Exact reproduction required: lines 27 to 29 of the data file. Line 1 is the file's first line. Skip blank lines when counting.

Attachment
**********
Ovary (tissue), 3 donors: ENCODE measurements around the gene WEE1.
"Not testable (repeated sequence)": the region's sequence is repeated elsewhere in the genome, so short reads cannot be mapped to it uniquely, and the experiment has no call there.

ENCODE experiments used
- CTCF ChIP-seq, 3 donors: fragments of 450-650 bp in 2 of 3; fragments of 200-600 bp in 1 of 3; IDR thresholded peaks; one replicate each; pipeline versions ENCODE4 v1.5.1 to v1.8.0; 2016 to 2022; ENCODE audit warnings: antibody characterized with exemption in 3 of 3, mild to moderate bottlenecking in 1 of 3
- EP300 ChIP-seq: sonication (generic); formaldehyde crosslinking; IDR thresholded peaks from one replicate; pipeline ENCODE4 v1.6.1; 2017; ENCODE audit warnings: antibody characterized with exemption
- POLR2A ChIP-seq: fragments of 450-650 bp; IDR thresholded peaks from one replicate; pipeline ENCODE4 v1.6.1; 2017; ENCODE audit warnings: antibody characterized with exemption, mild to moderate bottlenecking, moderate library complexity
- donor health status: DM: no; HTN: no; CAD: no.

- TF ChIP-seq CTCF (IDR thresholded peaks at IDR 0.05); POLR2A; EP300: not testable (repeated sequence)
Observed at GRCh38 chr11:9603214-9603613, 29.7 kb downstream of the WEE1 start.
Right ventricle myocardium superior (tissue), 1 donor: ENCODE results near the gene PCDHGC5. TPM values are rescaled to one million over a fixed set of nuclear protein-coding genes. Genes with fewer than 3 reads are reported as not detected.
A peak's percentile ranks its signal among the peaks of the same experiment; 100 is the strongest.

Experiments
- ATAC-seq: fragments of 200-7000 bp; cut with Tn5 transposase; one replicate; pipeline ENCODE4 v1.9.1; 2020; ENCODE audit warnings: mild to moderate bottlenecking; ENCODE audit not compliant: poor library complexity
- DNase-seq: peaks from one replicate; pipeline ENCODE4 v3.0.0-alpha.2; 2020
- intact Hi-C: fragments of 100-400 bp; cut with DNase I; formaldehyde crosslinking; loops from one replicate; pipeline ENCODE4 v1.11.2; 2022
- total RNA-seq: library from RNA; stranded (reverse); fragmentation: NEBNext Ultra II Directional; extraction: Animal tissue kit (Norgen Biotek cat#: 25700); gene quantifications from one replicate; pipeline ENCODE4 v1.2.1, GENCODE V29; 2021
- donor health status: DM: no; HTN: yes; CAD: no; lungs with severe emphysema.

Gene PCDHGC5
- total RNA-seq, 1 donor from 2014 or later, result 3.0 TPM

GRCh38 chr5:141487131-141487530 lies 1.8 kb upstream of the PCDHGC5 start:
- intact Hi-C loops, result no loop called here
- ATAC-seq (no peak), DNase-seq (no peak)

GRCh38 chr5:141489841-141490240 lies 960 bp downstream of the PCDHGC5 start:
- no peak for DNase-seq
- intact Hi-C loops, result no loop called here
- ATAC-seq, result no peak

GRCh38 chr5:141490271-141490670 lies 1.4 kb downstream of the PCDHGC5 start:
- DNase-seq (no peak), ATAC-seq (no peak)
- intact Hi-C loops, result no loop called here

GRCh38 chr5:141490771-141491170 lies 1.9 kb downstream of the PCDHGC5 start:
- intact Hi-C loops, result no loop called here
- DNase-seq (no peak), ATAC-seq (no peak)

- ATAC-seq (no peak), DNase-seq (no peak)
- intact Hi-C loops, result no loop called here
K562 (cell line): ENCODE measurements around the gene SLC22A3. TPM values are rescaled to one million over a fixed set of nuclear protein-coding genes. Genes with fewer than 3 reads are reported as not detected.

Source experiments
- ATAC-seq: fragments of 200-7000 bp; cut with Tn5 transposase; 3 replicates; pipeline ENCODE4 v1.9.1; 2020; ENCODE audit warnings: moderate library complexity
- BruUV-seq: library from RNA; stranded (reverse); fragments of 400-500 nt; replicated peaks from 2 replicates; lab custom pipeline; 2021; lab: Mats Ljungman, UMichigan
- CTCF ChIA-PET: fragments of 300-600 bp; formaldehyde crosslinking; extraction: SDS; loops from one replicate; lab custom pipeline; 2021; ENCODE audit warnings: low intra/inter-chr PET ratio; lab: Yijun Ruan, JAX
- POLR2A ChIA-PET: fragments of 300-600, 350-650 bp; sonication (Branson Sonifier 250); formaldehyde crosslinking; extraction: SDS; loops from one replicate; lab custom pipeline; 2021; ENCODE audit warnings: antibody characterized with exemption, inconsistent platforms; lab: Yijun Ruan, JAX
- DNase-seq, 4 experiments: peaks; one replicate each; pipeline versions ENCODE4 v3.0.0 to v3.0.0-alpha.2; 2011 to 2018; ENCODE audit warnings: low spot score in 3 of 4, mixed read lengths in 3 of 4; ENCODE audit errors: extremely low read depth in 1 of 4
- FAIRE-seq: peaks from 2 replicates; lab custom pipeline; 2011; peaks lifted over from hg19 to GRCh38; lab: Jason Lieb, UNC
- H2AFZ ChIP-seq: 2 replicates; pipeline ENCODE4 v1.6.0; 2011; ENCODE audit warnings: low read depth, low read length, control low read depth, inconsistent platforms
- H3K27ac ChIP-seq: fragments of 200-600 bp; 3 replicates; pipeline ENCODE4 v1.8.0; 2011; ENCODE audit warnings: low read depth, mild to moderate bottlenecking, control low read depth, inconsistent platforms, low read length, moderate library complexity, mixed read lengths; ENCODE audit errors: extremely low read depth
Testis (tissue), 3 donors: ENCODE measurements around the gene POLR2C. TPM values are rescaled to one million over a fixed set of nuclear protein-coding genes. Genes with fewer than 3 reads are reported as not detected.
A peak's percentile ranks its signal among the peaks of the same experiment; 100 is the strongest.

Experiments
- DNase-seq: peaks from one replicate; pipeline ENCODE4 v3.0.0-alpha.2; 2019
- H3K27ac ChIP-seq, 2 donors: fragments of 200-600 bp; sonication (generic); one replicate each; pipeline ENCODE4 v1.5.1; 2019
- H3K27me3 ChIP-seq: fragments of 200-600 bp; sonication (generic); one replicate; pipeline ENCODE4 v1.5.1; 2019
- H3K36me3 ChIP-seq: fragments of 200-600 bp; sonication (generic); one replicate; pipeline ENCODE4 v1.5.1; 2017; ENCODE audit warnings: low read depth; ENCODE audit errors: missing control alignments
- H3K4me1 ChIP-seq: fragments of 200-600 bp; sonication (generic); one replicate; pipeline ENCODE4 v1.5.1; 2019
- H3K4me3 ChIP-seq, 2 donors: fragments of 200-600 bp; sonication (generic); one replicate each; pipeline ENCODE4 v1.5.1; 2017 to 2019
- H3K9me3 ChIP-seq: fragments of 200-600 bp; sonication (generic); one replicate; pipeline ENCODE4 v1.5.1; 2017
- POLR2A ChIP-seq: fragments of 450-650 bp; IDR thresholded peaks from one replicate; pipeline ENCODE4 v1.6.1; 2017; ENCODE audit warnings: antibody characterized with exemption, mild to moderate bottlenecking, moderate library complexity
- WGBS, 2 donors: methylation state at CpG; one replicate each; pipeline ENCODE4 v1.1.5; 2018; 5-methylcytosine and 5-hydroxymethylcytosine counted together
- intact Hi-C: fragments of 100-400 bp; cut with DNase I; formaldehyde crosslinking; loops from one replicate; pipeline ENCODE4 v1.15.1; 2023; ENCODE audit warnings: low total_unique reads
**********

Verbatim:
GRCh38 chr5:141490271-141490670 lies 1.4 kb downstream of the PCDHGC5 start:
- DNase-seq (no peak), ATAC-seq (no peak)
- intact Hi-C loops, result no loop called here